By the time the Harriman expedition visited in 1899, the fur trade had wreaked havoc with the sea otter and northern fur seal (Callorhinus ursinus) populations. The stocks had been nearly wiped out by the Russian fur trade; after Alaska became the property of the United States, the renewed fur harvesting completed the devastation. Even by 1830, less than 100 years after Bering's voyage, sea otters had become so rare that Baron von Wrangell of the Russian American Company persuaded his government to forbid the use of firearms and to protect the remaining animals by rigid conservation measures. This near-extermination was followed by intensive and lucrative whaling, later accompanied by intensive fishing.

Our more modern exploitation presents a grim picture as well. When I first came to Dutch Harbor as a junior oceanographer, the king crab fishery was still in its prime. By the late 1970s, however, the king crab population had crashed, probably as a result of overharvesting and climate change. The pollock populations had increased dramatically, and the pollock fishery was underway. First an international fishery, today it is solely a United States fishery, with split allocations between shore-base processors and the large factory trawlers that both catch and process the fish at sea. The total catch accounts for more than half the total United States fish catch in a year. There are many wealthy fishing captains in Dutch Harbor, and processing plants produce large amounts of frozen fish and surimi, a purified fish product used for making analogs such as artificial crab legs. The Bristol Bay sockeye salmon fishery is another major component, as has been the snow crab fishery.

Contemporary paradigms hold that historical overfishing can have long-term effects, showing up decades, even centuries later[2]. Perhaps the history of the Bering Sea provides a good case study for this, for without a doubt man's activities over the years have had a large impact on its ecosystem, albeit we still do not know to what extent natural cycles control the ups and downs of the populations of the various species. Yet, the Bering Sea remains one of the most productive marine areas in the world. The region includes the world's most extensive eelgrass beds; at least 450 species of fish, crustaceans and mollusks; 50 species of seabirds; and 23 species of marine mammals.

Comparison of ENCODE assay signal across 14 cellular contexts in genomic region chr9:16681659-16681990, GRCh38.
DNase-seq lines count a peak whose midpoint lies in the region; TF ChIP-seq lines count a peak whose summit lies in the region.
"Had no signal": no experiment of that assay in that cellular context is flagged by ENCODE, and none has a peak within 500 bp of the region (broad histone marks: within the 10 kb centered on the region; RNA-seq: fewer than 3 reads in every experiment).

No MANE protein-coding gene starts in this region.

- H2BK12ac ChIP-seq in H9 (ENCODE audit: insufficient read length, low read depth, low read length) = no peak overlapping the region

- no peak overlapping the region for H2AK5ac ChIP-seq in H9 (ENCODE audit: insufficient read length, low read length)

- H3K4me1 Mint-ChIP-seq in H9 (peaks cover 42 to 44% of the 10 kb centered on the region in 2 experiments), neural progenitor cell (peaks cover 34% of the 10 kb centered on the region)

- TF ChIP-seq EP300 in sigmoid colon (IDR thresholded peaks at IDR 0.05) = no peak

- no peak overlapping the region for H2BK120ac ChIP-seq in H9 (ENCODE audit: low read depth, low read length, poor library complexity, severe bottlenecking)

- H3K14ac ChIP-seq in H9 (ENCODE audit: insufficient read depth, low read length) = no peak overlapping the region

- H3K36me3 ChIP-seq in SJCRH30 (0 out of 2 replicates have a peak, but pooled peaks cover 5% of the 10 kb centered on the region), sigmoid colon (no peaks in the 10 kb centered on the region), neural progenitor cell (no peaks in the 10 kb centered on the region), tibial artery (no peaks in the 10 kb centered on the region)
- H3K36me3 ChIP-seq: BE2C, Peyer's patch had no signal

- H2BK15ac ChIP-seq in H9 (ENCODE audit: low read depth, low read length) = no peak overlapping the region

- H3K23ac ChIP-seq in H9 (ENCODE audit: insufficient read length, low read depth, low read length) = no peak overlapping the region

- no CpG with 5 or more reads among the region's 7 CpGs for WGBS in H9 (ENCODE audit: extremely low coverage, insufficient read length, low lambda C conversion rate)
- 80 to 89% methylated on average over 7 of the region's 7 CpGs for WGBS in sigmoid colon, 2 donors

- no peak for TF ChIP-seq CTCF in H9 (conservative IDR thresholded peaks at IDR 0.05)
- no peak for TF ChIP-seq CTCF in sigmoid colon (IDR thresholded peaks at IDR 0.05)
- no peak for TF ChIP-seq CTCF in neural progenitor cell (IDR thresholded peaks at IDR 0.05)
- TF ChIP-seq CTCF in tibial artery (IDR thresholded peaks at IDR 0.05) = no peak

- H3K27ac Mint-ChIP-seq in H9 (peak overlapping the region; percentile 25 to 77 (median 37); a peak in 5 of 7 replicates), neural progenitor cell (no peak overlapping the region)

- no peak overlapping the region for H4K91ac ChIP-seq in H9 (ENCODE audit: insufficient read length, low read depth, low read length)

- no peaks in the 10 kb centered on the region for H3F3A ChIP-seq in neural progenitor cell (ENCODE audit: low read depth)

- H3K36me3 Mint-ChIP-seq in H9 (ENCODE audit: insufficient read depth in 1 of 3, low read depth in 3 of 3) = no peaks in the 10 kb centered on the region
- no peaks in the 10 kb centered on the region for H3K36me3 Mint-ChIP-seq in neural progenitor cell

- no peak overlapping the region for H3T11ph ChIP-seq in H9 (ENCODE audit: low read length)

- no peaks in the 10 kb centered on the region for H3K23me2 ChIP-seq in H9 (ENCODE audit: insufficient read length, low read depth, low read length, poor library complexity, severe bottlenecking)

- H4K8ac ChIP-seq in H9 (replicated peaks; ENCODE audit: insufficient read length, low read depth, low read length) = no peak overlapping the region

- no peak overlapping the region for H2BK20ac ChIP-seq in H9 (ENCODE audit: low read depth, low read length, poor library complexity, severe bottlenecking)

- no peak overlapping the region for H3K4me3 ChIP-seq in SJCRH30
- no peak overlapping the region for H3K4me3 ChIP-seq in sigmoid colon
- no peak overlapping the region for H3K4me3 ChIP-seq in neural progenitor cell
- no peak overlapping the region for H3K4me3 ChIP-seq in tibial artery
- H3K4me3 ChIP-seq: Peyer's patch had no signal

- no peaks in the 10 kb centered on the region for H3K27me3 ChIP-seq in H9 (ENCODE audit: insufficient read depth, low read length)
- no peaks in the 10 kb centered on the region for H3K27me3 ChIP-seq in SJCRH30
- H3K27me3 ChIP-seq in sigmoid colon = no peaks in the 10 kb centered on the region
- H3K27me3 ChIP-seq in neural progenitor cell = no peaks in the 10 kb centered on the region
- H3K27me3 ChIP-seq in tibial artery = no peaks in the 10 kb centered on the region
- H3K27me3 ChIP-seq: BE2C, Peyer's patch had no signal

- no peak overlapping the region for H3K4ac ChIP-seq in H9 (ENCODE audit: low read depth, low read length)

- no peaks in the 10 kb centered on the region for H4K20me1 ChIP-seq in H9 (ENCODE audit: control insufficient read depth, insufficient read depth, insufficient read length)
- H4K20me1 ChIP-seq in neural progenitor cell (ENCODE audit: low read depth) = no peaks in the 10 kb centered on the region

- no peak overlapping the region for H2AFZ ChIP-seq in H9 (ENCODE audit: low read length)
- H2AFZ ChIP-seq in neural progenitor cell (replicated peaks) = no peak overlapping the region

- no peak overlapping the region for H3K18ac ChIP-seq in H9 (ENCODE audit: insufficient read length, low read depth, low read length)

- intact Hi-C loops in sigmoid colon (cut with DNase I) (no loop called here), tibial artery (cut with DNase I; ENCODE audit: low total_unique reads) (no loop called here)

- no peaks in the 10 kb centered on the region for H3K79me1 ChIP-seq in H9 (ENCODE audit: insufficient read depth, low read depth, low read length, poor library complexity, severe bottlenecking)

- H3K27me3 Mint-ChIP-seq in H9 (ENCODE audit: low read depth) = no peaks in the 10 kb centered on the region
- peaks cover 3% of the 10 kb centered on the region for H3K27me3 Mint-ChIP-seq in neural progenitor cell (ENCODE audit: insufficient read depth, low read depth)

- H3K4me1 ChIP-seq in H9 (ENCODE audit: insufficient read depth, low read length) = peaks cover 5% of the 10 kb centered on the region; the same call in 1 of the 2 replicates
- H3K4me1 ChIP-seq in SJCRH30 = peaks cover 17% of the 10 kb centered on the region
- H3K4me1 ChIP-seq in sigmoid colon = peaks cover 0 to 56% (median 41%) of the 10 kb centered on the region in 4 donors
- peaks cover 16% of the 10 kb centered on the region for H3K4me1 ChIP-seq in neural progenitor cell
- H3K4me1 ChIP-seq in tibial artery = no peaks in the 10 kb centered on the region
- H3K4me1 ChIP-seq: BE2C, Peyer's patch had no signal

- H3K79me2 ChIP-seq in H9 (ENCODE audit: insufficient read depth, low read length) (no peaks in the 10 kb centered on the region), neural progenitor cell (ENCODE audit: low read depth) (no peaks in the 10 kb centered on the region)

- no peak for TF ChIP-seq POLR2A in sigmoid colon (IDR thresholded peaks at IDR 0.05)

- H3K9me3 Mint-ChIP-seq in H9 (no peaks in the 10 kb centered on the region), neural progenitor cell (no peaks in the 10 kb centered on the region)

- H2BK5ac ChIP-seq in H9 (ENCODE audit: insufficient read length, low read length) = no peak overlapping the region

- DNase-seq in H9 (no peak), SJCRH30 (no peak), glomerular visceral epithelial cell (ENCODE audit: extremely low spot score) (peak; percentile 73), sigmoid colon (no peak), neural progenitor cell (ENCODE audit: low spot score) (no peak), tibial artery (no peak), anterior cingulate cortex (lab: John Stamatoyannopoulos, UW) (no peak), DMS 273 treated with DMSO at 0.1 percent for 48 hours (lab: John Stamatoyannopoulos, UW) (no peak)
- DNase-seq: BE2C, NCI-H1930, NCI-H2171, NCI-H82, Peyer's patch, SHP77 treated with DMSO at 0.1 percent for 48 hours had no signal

Lying between the Arctic Ocean and the North Pacific Ocean, the world's third-largest semi-enclosed sea, the Bering Sea has properties of each and is influenced by both. It is neither truly polar nor typically north temperate in character. Most of its wide eastern shelf is extremely shallow, in many places less than 60 meters in depth, whereas the basin exceeds 3,000 meters in depth. About half of the Bering Sea is underlain by continental shelf, and the other half is a deep basin. Several huge undersea canyons run up from the basin onto the shelf.

What factors account for the high productivity and species diversity of the Bering Sea? A look at the world's fish catches, historical and contemporary, shows that the richest and most productive fishing grounds usually are found in hostile subarctic or northern temperate areas, where the weather is invariably unpredictable and nasty. The Bering Sea is no exception, except that arguably it is the most productive of them. Fishing under these conditions is hazardous, and in these waters disasters are inevitable. Members of the original Harriman Expedition spent a great deal of time suffering from the seasickness that is inevitable under these conditions, albeit this is a relatively minor problem when compared with the frequent loss of vessels and life.